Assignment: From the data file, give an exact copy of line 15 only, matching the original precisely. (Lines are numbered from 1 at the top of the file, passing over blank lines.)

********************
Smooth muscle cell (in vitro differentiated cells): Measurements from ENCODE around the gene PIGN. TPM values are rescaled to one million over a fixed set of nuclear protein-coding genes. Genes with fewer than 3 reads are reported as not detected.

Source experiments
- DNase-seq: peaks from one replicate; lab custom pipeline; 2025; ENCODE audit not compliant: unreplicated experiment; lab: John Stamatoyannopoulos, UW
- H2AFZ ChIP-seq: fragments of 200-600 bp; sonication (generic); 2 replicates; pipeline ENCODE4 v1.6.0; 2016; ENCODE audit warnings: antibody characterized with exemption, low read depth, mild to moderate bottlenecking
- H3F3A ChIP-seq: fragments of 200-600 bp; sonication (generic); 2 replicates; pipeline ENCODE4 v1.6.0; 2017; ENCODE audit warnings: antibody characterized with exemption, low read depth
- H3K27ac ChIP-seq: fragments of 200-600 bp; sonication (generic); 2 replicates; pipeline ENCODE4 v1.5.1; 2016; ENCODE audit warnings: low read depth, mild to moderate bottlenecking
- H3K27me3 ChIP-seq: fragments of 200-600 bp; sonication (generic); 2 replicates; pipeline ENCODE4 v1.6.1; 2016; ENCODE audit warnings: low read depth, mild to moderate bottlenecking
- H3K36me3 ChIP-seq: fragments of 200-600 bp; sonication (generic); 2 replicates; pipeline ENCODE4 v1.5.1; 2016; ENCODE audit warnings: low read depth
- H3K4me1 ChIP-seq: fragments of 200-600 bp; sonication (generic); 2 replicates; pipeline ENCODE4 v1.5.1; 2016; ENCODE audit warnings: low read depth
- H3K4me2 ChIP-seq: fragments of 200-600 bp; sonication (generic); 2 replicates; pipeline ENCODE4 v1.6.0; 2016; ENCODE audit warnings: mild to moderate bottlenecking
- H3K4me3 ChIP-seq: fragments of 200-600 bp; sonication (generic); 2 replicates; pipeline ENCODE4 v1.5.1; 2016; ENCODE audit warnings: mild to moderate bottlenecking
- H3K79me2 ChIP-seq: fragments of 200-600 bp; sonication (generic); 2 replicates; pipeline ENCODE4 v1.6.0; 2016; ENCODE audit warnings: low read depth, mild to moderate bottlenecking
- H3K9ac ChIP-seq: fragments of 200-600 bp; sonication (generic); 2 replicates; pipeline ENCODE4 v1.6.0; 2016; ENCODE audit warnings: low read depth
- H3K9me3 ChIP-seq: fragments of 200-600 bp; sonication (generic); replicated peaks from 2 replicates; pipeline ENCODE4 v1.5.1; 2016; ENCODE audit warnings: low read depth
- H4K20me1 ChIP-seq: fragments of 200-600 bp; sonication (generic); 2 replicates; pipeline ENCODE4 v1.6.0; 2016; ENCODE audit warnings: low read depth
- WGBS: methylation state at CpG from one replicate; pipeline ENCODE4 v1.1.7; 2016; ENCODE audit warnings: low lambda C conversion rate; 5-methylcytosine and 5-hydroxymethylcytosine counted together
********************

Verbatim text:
- H4K20me1 ChIP-seq: fragments of 200-600 bp; sonication (generic); 2 replicates; pipeline ENCODE4 v1.6.0; 2016; ENCODE audit warnings: low read depth